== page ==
The real reason I question the timeline of this all is when we see Tinz and her mom at her hotel room. Leah stops by and says, “I haven’t seen you in so long.” If Tinsley announced at the dinner that she was moving, and then told them at drinks a few days later that she was moving the next day, why hasn’t Leah seen her in so long? Would she say that because she hadn’t seen her in a week? Or did Tinz go off to Chicago, come back to film some pickup scenes to round off her departure so it would be nice and smooth, and then go back to Chicago for good? I mean, I don’t know, but I have my ideas. (And honestly, I don’t really care. But like Dorinda, I just want them to be honest with us.) Also, the absence of Dorinda is conspicuous, but if she treated me like she treated Tinz all season, I’d want to quit to go live with a modest tech millionaire too.
I honestly got a little misty when Leah and Sonja were having a little confab with Tinsley and Dale. “I thought she was crazy for wanting to be the fairy tale and not the legend,” Leah says. “But now I wish I had a fraction of her optimism.” The only thing that could have made that toast better is if Martin, the boxing coach, had shown up for a pep talk. Tinsley says she’s more of herself since she’s “been back in New York,” by which she means back on the show. She’s in fashion shows, she’s working on her brand, she’s being known again. Well, sorry kiddo, but none of that is going to happen in Chicago. None of that will happen without the show.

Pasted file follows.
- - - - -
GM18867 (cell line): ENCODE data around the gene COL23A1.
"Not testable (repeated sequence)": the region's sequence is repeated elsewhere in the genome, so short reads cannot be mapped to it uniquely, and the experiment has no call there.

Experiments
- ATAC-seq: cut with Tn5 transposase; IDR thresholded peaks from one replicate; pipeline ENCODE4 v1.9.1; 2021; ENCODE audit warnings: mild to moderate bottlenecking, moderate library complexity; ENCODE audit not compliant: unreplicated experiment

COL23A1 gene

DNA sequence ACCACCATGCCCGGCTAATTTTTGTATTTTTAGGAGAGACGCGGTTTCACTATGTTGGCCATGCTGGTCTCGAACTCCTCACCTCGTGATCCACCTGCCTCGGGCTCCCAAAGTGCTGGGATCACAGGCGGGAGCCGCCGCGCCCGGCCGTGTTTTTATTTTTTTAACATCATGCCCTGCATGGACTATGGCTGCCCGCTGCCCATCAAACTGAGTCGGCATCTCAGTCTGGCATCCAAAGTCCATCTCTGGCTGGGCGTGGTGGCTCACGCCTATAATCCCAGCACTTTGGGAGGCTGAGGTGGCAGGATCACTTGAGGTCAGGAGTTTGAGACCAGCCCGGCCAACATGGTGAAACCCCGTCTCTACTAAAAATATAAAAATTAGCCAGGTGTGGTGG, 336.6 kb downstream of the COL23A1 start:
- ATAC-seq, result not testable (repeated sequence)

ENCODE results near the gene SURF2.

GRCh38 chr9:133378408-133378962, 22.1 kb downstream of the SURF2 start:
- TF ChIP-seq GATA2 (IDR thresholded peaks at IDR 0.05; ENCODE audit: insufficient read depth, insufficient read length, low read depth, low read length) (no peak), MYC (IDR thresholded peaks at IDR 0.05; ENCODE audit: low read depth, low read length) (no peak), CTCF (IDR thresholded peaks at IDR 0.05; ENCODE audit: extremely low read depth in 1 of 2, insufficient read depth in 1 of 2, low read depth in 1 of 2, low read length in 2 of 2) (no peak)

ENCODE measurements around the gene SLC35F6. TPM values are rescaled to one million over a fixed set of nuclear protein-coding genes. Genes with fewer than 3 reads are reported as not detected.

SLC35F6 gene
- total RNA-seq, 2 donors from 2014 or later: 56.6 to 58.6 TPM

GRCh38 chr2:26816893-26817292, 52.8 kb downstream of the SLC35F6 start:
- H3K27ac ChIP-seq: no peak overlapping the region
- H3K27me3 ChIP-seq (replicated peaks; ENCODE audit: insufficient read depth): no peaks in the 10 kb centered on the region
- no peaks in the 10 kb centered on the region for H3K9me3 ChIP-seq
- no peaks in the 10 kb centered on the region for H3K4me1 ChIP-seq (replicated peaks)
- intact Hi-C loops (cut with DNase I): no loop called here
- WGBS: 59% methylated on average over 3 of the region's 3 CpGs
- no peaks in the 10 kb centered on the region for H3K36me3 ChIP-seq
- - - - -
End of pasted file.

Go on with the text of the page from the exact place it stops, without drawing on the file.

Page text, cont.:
But maybe this is something great? Maybe this is something romantic? When she and her mother are packing up her hotel room, Tinsley says that if she doesn’t take this shot with Skott (Shot with Skott sounds like a New York Rangers podcast someone produces in his garage in Merrick) that she’ll regret it for the rest of her life. She says she’s doing it for herself and no one else. Dale gets teary because “everything is changing.” What is she crying about? What are they both talking about? Is it about love? Is it about fame? Is it about going out on a limb and making a risky decision because you honestly feel like it’s the right thing? Is it about the vast chasm of middle age and the ebbing tide of opportunities before us? Maybe all of it. Maybe none of it. Maybe it’s just about frilly outfits for tiny dogs. Maybe sometime in the future, Tinsley, like the aliens in Contact, will be able to send us a message from the opposite side of the black hole of obscurity and tell us.